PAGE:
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    Mileposts establish a point on the railroad; the number of tracks and train direction does not matter. As an example, here's a snippet of NS's main north of Charlotte, NC.
    upload_2022-5-8_9-53-5.png
     
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  9. Hardcoaler

    Hardcoaler TrainBoard Member

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    I've long been a fan of old skool MP's like these that show miles to the nearest terminal or connection in either direction. The top photo is from the EJ&E with miles to Joliet and Waukegan. The bottom photo is on the Lehigh & Hudson River with miles to Maybrook and Belvidere. An EJ&E timetable is also shown so as to establish the MP location shown in the photo to be between Barrington and Sutton.

    EJ&E Milepost.jpg

    1981-05 001 Sussex NJ [Approx] L&HR MP.jpg

    upload_2022-5-8_10-10-36.png
     
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  10. Carl Sowell

    Carl Sowell TrainBoard Supporter

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  11. Hoghead2

    Hoghead2 TrainBoard Member

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    Whilst we are on this subject, does anyone know which RR this might have come from? s-l500 (9).jpg
     
  12. BoxcabE50

    BoxcabE50 HOn30 & N Scales Staff Member TrainBoard Supporter

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    On the Milwaukee Road, their mileposts began in Chicago and grew until reaching Tacoma Junction (Fife),Washington at 2192.
     
  13. mtntrainman

    mtntrainman TrainBoard Supporter

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    Wowsers...that mile marker looks a lot like the ones I am making ! (y)(y)
     
  14. Traindork

    Traindork TrainBoard Member

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    Both sides. If you only have them on one side, and there's a train there, the train on the other track won't be able to see it. Knowing where you are is very important.
     
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  15. mtntrainman

    mtntrainman TrainBoard Supporter

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    I have to agree. Plus...my trains run right side running. On occasion they do switch sides and run left side. They would need to see the mile markers running that side too. ;)

    .
     
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  16. Shortround

    Shortround TrainBoard Member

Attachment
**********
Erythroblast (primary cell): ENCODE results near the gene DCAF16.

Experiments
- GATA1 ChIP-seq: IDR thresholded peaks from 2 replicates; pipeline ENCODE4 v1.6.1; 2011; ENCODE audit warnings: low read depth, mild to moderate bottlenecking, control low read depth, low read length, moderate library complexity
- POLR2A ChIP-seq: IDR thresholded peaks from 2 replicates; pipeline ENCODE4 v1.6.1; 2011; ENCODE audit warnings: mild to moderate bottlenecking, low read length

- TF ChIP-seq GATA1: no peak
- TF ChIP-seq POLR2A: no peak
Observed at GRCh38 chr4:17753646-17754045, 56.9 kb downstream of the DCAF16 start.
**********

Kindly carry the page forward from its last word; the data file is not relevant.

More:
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    Was that the early GPS?
     
  17. BnOEngrRick

    BnOEngrRick TrainBoard Member

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    My experience is with B&O Mileposts. They are triangular in shape and have end point numbers like as shown above, but only 1 number is used for reference purposes. There are metal sign mileposts next to the track on the same side as the concrete ones.

    Example, the Toledo Division between Toledo and Cincinnati; the mile points used for reference on orders and locations are based on distance from Cincinnati. They are on the east side of the track. The concrete markers Between Willard OH and Chicago, they are based on mile points from Willard. They are on the south side of the tracks.

    All of the concrete mileposts are on the property line on that side. The metal ones are approximately 15' from the nearest rail.

    And to befuddle you even further...they numbered the telephone poles as well. Say there are 50 poles per mile; the poles between, say, MP 190 and 191 would be numbered 190-00 through 190-50. Only the "10s" posts had numbers on them, generally white paint on a black asphalt strip nailed to the pole. A slow order was then issued as, example, 25 MPH between MP (for Mile Pole) 190-4 and 190-15.
     
    Last edited: May 9, 2022
  18. mtntrainman

    mtntrainman TrainBoard Supporter

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    Thanks all for your input. I gather that no matter how I decide to do them...it can't be wrong....(y):whistle:
     
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  19. umtrr-author

    umtrr-author TrainBoard Member

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    I'll throw in a couple of data points...

    The Erie Railroad measured miles from Jersey City, New Jersey, including total distance from there when on branch lines. So "JC xxx" for example. I often had to explain when I displayed a photo of myself leaning against an example milepost that the "JC" did stand for Jersey City, a place, not a person!

    The New York Central measured distance from multiple points, like "NY" for New York City, "P" for Pulaski, New York, "S" for Syracuse, and so on.
     
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  20. Grey One

    Grey One TrainBoard Supporter

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    Oh, and don't forget, 'I'ts your realroad.' You can establish whatever convention you like. You could name the mile posts after people. Wouldn't be easy to read at 40mph but who cares?
    > "This is west bound 404, we are at MP Wife waiting for the green"